VISUALLY DIRECTED HIGH-INTENSITY FOCUSED ULTRASOUND FOR ORGAN-CONFINED PROSTATE CANCER: A PROPOSED STANDARD FOR THE CONDUCT OF THERAPY
Article first published online: 19 MAR 2007
Volume 99, Issue 4, pages 942–943, April 2007
How to Cite
Rajpal, S. L., Campbell, I. M., Collins, G. N., O’Reilly, P. H. and Brown, S. C. (2007), VISUALLY DIRECTED HIGH-INTENSITY FOCUSED ULTRASOUND FOR ORGAN-CONFINED PROSTATE CANCER: A PROPOSED STANDARD FOR THE CONDUCT OF THERAPY. BJU International, 99: 942–943. doi: 10.1111/j.1464-410X.2007.06822_4.x
- Issue published online: 19 MAR 2007
- Article first published online: 19 MAR 2007
We read with interest this recent article from Illing et al. suggesting standardisation of the technique for HIFU in prostate cancer. The authors compared two different treatment approaches; an algorithm-based approach (group 1) and a visually directed approach (group 2), and hypothesized the potential technical advantage of the visually directed approach. They cited Uchida et al., who reported a mean PSA nadir of 1.38 ng/mL using the same device, and claimed an advantage in terms of statistically significant lower PSA levels. By contrast, we would like to highlight the study by Blana et al., who reported a median PSA level at 3 months of 0.07 ng/mL, in a similar patient group and with the algorithm-based approach using the Ablatherm® device. Similarly, a recent paper from Poissonnier et al. showed comparable results with this technique.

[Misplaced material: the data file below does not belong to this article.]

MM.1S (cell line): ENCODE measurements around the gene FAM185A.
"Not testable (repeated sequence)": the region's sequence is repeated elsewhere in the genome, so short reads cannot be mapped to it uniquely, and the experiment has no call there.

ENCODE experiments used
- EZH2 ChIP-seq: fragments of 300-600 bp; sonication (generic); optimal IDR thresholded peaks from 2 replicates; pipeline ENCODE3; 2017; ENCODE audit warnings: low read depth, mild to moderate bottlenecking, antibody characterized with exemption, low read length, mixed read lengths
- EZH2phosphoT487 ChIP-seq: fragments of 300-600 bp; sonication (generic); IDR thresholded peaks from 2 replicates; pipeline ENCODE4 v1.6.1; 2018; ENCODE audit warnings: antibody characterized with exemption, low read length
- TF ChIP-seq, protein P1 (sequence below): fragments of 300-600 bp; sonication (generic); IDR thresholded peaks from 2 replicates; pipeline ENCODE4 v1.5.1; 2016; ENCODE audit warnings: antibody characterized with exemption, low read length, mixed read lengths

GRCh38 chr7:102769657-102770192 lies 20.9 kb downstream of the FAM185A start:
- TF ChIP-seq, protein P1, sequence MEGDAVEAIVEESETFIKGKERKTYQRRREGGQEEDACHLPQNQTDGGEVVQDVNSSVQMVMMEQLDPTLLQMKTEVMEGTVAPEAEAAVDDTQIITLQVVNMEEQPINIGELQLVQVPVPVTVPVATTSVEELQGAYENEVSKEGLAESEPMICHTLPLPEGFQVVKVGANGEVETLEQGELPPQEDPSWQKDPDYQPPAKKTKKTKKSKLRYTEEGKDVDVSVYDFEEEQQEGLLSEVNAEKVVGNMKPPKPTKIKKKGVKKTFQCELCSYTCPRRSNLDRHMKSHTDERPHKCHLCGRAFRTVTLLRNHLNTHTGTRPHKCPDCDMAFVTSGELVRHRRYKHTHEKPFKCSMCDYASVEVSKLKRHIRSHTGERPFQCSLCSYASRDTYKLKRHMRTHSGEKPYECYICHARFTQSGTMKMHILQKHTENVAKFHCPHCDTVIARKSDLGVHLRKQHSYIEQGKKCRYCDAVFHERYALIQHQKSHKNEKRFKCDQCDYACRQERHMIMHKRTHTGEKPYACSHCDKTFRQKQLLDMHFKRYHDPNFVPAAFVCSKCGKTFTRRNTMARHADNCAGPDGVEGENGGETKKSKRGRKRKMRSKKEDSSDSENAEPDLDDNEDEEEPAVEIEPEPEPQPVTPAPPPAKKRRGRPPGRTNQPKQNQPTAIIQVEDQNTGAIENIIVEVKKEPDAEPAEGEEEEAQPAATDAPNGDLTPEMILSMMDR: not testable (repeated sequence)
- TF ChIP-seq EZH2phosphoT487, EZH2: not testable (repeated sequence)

It is unclear from the study of Illing et al. whether the two groups were truly randomized or whether group 1 were the first patients treated, in which case the results might in part reflect training and experience. Despite there being no difference in catheter-free rates or infective episodes between the groups, the visually directed HIFU group certainly had a higher intervention rate, with flexible cystoscopy due to irritative and obstructive complications. It is also our view that the subjective nature of the ‘Uchida’ changes make them potentially difficult to grade. We therefore question the conclusion of this paper, that a visually directed approach is better than an algorithm-based approach.